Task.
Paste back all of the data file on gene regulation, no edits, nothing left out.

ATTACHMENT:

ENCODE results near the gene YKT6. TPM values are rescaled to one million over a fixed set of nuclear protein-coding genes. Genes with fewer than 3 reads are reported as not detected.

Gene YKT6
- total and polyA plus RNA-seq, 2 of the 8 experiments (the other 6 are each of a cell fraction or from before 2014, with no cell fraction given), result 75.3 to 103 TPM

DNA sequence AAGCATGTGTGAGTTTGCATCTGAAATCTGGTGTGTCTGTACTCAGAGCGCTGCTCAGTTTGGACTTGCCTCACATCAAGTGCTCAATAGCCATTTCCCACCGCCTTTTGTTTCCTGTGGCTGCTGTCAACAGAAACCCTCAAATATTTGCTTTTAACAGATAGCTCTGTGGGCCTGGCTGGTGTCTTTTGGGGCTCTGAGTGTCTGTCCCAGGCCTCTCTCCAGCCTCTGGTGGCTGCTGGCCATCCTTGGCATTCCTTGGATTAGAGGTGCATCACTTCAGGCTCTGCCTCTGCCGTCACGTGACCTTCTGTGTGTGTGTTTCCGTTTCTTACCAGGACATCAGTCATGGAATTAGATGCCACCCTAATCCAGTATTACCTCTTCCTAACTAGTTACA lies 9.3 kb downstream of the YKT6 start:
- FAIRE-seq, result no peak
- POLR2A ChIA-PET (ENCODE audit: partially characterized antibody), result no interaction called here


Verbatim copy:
ENCODE results near the gene YKT6. TPM values are rescaled to one million over a fixed set of nuclear protein-coding genes. Genes with fewer than 3 reads are reported as not detected.

Gene YKT6
- total and polyA plus RNA-seq, 2 of the 8 experiments (the other 6 are each of a cell fraction or from before 2014, with no cell fraction given), result 75.3 to 103 TPM

DNA sequence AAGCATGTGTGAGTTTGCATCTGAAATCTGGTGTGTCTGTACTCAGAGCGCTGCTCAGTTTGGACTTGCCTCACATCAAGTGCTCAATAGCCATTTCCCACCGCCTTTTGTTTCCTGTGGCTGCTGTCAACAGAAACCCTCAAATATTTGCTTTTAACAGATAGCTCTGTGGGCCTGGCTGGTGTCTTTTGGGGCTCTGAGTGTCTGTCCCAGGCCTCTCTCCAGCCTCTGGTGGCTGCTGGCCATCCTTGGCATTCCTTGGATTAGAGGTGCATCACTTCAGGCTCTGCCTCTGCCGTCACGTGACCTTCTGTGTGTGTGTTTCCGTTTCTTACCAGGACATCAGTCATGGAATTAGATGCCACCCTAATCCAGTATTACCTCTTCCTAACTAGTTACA lies 9.3 kb downstream of the YKT6 start:
- FAIRE-seq, result no peak
- POLR2A ChIA-PET (ENCODE audit: partially characterized antibody), result no interaction called here